My first post was July 9th, 2008. I had the idea a few months before and a friend helped me choose the name. To begin with, chinaSMACK was a personal project to practice my English. I used the Internet a lot and there were a lot of funny or interesting things on it that I wanted to share with friends, including foreign friends. I used Chinese discussion forums (BBS) for a long time. Now they are not so popular because of Weibo [the microblogging service] and Weixin [the social messaging app], but when I first started chinaSMACK they were very big. You could learn a lot of news and information from other netizens, and the comments were often very funny.
I’m surprised chinaSMACK has become so popular. Along the way, I have met a lot of people and made new friends who share my interests. Many of them have also contributed to chinaSMACK, and I think today chinaSMACK represents the interests of more people than just me.
What have you learned from translating comments from Chinese netizens on news stories? Was there anything about their attitudes that surprised you?
What I usually learn is just new information, but information on the Internet is also unreliable. So I think what is most interesting is just the different reactions from different people, especially if they are unexpected or creative. But after a lot of time, there is nothing very surprising anymore. I am more surprised by the comments and attitudes of chinaSMACK netizens than those on Chinese sites.
What do you think blogs like chinaSMACK can help people understand about China and its society that conventional Western journalism can’t?
I think chinaSMACK can help people see a part of the Chinese Internet as it really is. Normal Western journalism tends to reflect the journalist’s perspective or interpretation of what they see. We want to show more of what Chinese netizens see, including pictures, reports and anything else Chinese netizens are saying – because these all influence what the Chinese netizens think.
For example, if I read a CNN article about something, what I learn will be different from what I learn if I read the comments about that same thing on Reddit. I can understand the same thing in different ways. Should I learn more about America from its news or from its TV shows? Should I learn about America from its journalists or from its netizens? I think that these different ways of learning things will all present a richer and maybe more accurate picture of a country and society. BBS was popular in China because Chinese netizens could learn from each other and not just from CCTV or People’s Daily. It is not always accurate, but it is still part of our life.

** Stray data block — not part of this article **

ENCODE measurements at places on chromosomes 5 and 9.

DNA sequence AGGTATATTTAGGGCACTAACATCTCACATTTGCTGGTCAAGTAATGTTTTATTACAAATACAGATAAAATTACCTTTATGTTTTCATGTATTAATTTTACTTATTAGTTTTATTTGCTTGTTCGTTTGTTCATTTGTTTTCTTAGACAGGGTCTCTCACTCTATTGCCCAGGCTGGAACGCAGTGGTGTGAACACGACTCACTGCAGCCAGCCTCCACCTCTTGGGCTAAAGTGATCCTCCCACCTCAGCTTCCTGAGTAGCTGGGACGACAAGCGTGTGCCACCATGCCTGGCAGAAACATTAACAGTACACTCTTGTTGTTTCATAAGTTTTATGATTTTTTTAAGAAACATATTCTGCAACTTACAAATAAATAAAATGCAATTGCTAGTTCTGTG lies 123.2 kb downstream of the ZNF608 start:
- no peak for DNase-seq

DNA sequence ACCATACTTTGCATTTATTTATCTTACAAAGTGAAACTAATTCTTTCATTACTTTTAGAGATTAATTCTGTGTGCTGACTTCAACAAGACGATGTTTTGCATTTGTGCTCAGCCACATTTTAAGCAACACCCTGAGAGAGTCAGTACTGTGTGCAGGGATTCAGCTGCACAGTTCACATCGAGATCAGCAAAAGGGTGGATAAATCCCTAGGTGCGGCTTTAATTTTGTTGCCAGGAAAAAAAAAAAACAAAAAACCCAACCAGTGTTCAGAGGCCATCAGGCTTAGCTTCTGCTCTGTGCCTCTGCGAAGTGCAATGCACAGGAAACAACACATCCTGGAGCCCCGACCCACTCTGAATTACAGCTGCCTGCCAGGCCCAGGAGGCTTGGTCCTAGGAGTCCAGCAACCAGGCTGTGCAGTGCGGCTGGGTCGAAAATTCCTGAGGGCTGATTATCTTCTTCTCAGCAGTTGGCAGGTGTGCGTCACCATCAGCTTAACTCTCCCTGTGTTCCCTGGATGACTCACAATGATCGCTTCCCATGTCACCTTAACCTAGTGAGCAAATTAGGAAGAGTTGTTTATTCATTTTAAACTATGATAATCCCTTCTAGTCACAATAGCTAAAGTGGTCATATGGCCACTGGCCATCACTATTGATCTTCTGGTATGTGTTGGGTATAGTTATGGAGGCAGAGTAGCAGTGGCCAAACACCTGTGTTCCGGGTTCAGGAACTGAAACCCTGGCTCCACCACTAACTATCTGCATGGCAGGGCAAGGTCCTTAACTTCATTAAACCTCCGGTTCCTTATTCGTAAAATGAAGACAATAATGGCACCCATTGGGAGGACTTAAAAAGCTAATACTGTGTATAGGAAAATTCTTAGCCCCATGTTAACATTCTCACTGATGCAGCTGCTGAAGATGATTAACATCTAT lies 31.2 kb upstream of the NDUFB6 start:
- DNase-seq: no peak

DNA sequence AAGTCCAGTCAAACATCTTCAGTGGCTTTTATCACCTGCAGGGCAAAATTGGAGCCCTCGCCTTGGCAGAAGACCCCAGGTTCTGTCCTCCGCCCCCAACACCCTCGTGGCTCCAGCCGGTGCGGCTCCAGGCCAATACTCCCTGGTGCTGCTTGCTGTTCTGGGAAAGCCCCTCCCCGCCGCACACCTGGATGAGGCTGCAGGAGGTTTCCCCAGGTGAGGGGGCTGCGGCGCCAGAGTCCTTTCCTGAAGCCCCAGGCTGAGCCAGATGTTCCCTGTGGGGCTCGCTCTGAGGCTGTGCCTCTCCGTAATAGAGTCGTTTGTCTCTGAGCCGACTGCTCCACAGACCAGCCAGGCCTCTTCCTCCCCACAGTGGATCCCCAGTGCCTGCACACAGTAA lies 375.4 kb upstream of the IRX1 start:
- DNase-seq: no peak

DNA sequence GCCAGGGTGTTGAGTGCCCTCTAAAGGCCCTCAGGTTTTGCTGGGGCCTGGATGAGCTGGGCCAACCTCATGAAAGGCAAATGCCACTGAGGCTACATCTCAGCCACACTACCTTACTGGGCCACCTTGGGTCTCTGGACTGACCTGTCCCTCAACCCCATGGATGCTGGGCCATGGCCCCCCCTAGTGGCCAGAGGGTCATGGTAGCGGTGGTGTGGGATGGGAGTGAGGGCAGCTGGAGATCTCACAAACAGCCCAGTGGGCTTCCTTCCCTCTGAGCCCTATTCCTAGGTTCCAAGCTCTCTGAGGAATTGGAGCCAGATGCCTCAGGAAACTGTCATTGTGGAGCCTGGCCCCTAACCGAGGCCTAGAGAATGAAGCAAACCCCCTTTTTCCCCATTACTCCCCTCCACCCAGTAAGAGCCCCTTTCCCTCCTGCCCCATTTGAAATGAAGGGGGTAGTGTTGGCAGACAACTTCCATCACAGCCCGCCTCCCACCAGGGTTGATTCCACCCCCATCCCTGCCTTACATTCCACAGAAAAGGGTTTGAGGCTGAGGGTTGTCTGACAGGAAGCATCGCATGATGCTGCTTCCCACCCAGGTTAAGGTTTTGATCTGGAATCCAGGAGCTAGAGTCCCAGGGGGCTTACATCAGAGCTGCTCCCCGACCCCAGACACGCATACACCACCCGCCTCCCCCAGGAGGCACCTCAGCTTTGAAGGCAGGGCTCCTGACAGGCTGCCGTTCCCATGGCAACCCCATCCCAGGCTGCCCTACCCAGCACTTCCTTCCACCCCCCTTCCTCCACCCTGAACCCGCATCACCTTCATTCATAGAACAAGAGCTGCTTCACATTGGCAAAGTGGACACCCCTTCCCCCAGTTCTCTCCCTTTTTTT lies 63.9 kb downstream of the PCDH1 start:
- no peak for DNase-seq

Do you think there are preconceived notions or biases about China in the Western media? What are they, and have they changed in the last five years?
Of course, and the same is true in Chinese media also. Media is people and people are this way, so media must be this way. If people are not perfect then media will not be perfect. I do not read or watch Western media very much, so I don’t know if my feelings about notions or biases are accurate. I am afraid that my feelings are too much influenced by Western netizens commenting on chinaSMACK, but I also know that they are not representative of all Western media. If Chinese netizens do not represent Chinese media, how can Western netizens on chinaSMACK represent Western media? Can one CNN or Daily Mail article represent Western media?
The change is that there is more attention about China, both good and bad attention. But if there is more attention, then there will be more information, and people and the media will become more familiar with China. If Western media pays more attention to China, maybe their first reports will have preconceived notions or biases but after more time they will become more accurate and fair. That is my hope. I know Chinese views about the West which are not very accurate, and I think Western views about China are often not very accurate also.